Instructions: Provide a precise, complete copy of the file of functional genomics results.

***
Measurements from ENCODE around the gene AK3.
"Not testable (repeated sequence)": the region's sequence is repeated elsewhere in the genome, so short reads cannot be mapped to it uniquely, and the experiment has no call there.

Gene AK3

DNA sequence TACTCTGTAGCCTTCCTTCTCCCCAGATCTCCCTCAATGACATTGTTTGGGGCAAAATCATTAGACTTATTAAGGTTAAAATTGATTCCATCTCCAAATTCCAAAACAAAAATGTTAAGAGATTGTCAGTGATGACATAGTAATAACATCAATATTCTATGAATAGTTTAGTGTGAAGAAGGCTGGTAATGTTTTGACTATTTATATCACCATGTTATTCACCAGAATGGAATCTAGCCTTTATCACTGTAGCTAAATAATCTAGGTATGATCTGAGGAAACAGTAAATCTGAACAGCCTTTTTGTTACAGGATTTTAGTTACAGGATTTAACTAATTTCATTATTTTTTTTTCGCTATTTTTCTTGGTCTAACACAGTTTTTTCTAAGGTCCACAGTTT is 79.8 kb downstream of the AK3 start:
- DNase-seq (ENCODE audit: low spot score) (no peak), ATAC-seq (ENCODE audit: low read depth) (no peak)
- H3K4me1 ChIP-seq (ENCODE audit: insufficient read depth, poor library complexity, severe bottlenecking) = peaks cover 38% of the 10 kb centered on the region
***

Measurements from ENCODE around the gene AK3.
"Not testable (repeated sequence)": the region's sequence is repeated elsewhere in the genome, so short reads cannot be mapped to it uniquely, and the experiment has no call there.

Gene AK3

DNA sequence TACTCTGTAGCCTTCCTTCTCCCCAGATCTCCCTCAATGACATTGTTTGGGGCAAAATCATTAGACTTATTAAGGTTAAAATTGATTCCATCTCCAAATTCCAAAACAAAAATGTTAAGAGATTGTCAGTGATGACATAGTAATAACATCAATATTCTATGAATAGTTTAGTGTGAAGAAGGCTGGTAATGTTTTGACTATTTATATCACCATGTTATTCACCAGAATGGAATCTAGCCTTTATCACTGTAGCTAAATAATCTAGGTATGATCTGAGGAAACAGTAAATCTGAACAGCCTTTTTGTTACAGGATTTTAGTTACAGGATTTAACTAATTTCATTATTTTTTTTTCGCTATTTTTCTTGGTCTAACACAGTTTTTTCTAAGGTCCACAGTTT is 79.8 kb downstream of the AK3 start:
- DNase-seq (ENCODE audit: low spot score) (no peak), ATAC-seq (ENCODE audit: low read depth) (no peak)
- H3K4me1 ChIP-seq (ENCODE audit: insufficient read depth, poor library complexity, severe bottlenecking) = peaks cover 38% of the 10 kb centered on the region